• Make your umbilical as flexible as possible:  I saw a number of teams use almost rigid wiring in their umbilical.  If your thrusters are having to fight your umbilical in addition to the water, you’ll never be able to maneuver.  Use the most flexible cable available to you.  I’ve used a CAT-5 network cable to send video signal.  Over short lengths, you don’t need to re-balance the signal.  Just solder the wires.  With one video signal per pair, a single CAT-5 cable can handle four cameras.  If you’re using CAT-5 for your video, it’s worth it to install four cameras and use every pair in the cable.
  • Make your umbilical neutrally buoyant:  Most teams did this, so I’m probably belaboring the point.  But if your umbilical sinks, it’ll force your ROV into a dive, typically at some oddball orientation.  Likewise if the umbilical floats.  This helps lead to operator disorientation!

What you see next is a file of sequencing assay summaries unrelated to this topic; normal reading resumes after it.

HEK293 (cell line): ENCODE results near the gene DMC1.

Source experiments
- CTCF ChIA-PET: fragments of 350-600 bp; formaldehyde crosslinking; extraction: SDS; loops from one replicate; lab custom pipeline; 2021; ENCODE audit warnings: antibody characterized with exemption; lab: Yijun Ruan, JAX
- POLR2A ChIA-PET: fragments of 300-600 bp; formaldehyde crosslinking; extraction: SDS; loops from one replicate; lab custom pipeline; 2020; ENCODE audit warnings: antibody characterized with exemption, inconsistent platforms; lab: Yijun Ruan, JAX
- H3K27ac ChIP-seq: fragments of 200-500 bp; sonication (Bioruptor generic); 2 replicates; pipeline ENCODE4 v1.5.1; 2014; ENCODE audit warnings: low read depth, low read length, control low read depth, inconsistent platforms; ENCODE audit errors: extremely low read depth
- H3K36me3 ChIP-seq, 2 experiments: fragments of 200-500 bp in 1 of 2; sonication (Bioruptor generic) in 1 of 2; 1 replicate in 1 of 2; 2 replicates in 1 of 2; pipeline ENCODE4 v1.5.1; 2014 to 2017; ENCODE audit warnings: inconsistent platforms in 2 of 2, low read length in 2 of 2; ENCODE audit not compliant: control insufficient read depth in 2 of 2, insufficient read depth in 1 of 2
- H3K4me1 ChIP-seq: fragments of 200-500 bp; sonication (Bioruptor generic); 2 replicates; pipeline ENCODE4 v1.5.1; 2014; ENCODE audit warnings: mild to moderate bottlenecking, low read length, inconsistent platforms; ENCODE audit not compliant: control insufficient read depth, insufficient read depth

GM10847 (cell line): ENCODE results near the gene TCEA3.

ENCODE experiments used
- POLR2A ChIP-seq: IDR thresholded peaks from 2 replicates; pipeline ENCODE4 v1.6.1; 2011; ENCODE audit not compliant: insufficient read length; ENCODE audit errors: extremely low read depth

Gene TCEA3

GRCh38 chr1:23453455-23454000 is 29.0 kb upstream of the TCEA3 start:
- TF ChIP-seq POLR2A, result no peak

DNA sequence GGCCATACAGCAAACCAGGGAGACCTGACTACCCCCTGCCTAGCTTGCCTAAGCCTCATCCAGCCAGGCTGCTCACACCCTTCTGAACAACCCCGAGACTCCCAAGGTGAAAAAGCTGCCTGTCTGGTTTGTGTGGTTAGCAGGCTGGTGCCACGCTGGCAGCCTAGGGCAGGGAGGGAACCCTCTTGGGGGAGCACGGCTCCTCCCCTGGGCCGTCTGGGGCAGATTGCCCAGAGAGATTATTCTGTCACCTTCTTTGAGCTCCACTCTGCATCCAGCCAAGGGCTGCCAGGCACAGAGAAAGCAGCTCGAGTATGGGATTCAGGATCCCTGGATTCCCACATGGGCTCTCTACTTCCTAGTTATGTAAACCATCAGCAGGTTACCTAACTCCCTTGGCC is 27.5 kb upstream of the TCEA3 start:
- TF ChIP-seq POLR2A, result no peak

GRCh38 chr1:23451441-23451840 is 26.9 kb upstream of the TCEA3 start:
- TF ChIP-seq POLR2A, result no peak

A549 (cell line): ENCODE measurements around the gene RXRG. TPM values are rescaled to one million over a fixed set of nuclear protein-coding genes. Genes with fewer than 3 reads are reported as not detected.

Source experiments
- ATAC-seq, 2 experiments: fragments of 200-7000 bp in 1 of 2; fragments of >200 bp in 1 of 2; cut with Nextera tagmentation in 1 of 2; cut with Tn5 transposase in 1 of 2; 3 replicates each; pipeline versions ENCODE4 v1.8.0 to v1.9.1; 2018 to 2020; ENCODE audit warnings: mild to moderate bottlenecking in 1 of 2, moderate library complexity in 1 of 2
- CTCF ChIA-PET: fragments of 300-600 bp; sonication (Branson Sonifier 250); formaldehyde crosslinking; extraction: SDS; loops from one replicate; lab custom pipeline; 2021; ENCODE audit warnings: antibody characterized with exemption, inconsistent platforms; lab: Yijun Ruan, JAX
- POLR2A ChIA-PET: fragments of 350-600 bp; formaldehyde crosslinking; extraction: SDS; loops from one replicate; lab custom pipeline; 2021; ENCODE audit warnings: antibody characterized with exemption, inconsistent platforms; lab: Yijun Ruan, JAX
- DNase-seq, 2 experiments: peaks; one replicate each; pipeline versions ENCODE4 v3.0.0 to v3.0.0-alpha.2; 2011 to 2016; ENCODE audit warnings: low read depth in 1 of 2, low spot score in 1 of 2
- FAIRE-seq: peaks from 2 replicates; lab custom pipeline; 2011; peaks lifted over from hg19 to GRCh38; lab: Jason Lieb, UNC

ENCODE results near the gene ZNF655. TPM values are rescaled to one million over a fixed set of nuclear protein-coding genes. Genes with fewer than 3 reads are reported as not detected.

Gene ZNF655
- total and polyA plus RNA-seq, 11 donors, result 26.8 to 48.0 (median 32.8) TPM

• Consider a more complex control scheme than the usual “three switches, three motors, six wires” approach.  (More on this in a bit.)
  • Consider making a small, compact ROV rather than a big behemoth:  There’s a commercial inspection ROV made in Scotland that measures under a foot on a side.  It’s easier to transport, easier to get in and out of the water, and it gets the job done.  (See?  I told you you should look at commercial ROV information during your research!)
  • Consider materials other than PVC pipe:  I know PVC pipe is a favorite at ROV competitions, but attaching components can be cumbersome.  Other materials like UHMW plastic or HDPE should be considered as well.  These often show up as plastic cutting boards that can be had for less than $10 apiece.  Three cutting boards, a drill press, and a saw, and you can make a really good ROV frame that’s got tons of surfaces you can drill out and stick bolts through.

Getting back to the idea of a more complex control scheme, this is one I’ve had a hard time convincing anyone of.  But it’s the one I’d most dearly love to see used in competition: